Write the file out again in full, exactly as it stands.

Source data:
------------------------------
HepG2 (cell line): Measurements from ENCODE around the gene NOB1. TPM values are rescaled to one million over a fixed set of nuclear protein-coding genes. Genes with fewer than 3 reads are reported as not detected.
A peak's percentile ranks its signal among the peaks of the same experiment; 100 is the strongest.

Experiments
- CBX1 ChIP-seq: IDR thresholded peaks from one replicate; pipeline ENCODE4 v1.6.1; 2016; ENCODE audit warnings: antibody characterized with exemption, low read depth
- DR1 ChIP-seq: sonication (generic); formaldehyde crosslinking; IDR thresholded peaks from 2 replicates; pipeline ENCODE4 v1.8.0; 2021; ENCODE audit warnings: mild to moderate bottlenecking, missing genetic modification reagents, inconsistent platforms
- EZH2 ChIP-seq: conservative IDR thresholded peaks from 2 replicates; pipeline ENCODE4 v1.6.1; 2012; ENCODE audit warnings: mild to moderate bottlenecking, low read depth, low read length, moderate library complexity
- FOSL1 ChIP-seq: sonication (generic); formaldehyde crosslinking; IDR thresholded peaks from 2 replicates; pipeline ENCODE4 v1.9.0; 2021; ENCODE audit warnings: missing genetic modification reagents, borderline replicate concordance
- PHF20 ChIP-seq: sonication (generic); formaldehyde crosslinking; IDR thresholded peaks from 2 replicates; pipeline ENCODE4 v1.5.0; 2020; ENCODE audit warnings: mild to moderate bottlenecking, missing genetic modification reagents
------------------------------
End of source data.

HepG2 (cell line): Measurements from ENCODE around the gene NOB1. TPM values are rescaled to one million over a fixed set of nuclear protein-coding genes. Genes with fewer than 3 reads are reported as not detected.
A peak's percentile ranks its signal among the peaks of the same experiment; 100 is the strongest.

Experiments
- CBX1 ChIP-seq: IDR thresholded peaks from one replicate; pipeline ENCODE4 v1.6.1; 2016; ENCODE audit warnings: antibody characterized with exemption, low read depth
- DR1 ChIP-seq: sonication (generic); formaldehyde crosslinking; IDR thresholded peaks from 2 replicates; pipeline ENCODE4 v1.8.0; 2021; ENCODE audit warnings: mild to moderate bottlenecking, missing genetic modification reagents, inconsistent platforms
- EZH2 ChIP-seq: conservative IDR thresholded peaks from 2 replicates; pipeline ENCODE4 v1.6.1; 2012; ENCODE audit warnings: mild to moderate bottlenecking, low read depth, low read length, moderate library complexity
- FOSL1 ChIP-seq: sonication (generic); formaldehyde crosslinking; IDR thresholded peaks from 2 replicates; pipeline ENCODE4 v1.9.0; 2021; ENCODE audit warnings: missing genetic modification reagents, borderline replicate concordance
- PHF20 ChIP-seq: sonication (generic); formaldehyde crosslinking; IDR thresholded peaks from 2 replicates; pipeline ENCODE4 v1.5.0; 2020; ENCODE audit warnings: mild to moderate bottlenecking, missing genetic modification reagents